Let's put this in tabular form in order of decreasing magnitude:

Mortgage then: $5,820; now: over $10,500 > + over $4,680
Taxes then: $10,188 (24% of income); now: $22,131 (30%) > +11,943 [since we generally agree taxes should be proportional to income this is misleading; had the tax rate stayed 24% per average family, today's tax bill would have been $4,426 lower].
Health insurance then: $1,130; now: $1,970 > +840

Even I was rather astounded by how really insignificant health insurances increases are compared to tax increases.

The other increasing expenditures -- for child care and for a second car -- are (at least in part) entailed by the decision to be a dual-income family:

Child care expenses then: $170*; child care expenses now: $5,660 (school age) -$6,920 (pre-school) > +$5,490 to $6,750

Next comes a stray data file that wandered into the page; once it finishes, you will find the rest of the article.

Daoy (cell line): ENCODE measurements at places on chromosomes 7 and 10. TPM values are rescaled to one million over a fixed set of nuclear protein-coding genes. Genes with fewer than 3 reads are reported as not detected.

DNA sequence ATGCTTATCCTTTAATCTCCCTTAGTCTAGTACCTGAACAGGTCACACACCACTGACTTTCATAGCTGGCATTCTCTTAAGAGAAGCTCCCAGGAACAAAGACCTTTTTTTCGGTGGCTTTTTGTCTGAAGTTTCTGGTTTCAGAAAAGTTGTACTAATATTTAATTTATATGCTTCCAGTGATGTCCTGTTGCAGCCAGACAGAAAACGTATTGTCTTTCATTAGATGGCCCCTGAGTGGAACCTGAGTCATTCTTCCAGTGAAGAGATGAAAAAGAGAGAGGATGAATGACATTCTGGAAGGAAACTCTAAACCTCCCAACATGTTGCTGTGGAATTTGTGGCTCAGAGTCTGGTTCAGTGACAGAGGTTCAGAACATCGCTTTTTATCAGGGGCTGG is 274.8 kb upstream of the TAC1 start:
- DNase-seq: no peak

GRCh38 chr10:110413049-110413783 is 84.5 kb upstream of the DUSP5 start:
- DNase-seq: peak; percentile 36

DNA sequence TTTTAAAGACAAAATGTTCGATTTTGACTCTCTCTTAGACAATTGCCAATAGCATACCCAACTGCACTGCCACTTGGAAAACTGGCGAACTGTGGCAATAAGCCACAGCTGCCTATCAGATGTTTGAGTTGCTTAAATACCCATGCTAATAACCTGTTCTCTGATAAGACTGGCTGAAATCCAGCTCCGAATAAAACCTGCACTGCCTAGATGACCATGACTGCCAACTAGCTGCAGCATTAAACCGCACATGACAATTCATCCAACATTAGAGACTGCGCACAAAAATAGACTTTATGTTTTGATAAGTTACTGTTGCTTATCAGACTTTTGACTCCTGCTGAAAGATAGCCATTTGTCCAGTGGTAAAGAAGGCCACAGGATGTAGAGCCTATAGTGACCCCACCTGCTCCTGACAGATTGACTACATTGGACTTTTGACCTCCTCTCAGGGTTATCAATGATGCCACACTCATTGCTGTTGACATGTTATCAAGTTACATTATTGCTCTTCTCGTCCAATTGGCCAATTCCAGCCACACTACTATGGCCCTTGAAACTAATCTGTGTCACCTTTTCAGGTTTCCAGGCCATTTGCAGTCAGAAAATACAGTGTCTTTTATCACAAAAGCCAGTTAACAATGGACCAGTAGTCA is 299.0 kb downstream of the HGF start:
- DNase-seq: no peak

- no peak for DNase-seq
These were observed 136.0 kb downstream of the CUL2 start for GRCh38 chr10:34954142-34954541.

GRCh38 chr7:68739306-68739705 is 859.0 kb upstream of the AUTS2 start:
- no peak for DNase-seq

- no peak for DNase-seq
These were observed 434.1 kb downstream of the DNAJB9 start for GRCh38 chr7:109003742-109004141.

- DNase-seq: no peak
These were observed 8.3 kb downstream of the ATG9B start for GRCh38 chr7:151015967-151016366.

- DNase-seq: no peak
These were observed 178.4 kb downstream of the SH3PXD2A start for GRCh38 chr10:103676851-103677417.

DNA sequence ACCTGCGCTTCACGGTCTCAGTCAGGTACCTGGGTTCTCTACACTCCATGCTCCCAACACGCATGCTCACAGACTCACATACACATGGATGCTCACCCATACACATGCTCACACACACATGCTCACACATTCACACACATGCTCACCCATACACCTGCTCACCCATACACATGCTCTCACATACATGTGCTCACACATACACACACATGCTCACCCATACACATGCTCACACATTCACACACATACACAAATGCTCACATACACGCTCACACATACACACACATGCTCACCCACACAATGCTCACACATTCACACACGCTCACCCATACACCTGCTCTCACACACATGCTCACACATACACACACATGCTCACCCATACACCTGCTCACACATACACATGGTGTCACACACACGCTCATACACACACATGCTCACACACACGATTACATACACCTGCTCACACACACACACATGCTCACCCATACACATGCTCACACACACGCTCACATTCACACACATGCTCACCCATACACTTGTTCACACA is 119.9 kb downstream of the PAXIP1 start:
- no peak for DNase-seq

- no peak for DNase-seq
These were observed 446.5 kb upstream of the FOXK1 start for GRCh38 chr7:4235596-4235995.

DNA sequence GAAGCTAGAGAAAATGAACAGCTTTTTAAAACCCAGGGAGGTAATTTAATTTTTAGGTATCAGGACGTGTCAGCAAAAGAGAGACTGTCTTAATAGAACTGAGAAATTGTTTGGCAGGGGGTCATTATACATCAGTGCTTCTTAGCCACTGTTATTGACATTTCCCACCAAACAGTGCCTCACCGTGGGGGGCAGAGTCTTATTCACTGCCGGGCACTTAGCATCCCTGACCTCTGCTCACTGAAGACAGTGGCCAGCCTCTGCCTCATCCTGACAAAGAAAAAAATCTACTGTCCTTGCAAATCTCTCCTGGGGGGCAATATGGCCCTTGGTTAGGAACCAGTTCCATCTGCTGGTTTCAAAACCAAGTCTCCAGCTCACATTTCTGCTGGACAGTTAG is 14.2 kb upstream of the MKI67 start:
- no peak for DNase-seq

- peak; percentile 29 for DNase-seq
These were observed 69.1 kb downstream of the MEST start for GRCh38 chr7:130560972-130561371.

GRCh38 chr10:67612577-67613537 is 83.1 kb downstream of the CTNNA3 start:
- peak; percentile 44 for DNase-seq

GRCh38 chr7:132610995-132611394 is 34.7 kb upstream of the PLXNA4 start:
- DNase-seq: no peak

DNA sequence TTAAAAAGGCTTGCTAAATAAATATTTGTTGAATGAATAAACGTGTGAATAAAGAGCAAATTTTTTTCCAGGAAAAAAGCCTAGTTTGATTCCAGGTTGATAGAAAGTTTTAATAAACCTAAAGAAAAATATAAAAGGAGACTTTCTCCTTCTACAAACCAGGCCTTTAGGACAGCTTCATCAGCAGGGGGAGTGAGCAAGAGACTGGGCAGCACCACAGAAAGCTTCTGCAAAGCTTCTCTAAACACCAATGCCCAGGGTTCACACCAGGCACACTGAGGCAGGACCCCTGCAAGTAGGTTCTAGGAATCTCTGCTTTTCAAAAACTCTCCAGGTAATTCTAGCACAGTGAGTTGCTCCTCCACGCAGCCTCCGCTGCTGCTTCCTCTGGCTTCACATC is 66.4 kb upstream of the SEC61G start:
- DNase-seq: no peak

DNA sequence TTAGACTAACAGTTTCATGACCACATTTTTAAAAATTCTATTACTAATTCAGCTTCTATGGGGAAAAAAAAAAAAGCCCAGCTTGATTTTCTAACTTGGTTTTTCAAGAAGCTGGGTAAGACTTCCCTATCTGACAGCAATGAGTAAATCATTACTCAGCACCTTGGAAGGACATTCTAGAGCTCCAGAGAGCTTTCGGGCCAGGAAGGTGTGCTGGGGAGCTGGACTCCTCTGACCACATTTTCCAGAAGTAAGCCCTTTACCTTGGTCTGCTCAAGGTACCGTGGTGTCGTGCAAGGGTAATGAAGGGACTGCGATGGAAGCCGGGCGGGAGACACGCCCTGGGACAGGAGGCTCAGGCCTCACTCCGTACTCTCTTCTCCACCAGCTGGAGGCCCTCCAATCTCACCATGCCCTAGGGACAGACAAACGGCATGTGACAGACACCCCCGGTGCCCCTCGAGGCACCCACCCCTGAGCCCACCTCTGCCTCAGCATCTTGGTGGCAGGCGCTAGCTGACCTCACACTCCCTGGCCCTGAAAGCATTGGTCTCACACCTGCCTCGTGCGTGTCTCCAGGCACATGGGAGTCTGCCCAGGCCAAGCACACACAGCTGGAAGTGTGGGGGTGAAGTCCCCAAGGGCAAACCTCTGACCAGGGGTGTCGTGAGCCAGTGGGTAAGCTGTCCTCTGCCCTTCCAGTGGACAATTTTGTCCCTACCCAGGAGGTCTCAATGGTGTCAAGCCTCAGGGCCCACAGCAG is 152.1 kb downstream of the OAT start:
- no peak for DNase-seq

Car expenses then: $5,640 (for one car); now: over $8,000 (for two) > + over $2,360 [note the apparent implication that in real terms cars have gotten cheaper]

So while Professor Warren concludes that the dual-income family is a victim of forces beyond its control, and will eventually demand political action to reduce risk, what I conclude is that:

1) As long as you are willing to live in a small house and own one car, the single-income family makes as much sense as it ever did.

2) The desire for bigger houses is the main driving force behind the dual-income family.

And I can't avoid another query: is the flood of relatively unskilled female workers into the labor market keeping wages soft?

Tim Bayly has put up a very interesting post on big houses here. He questions why families with fewer children need more space. And if they don't need it, is it not squandering to buy it? What he doesn't mention is Isaiah 5:8-9: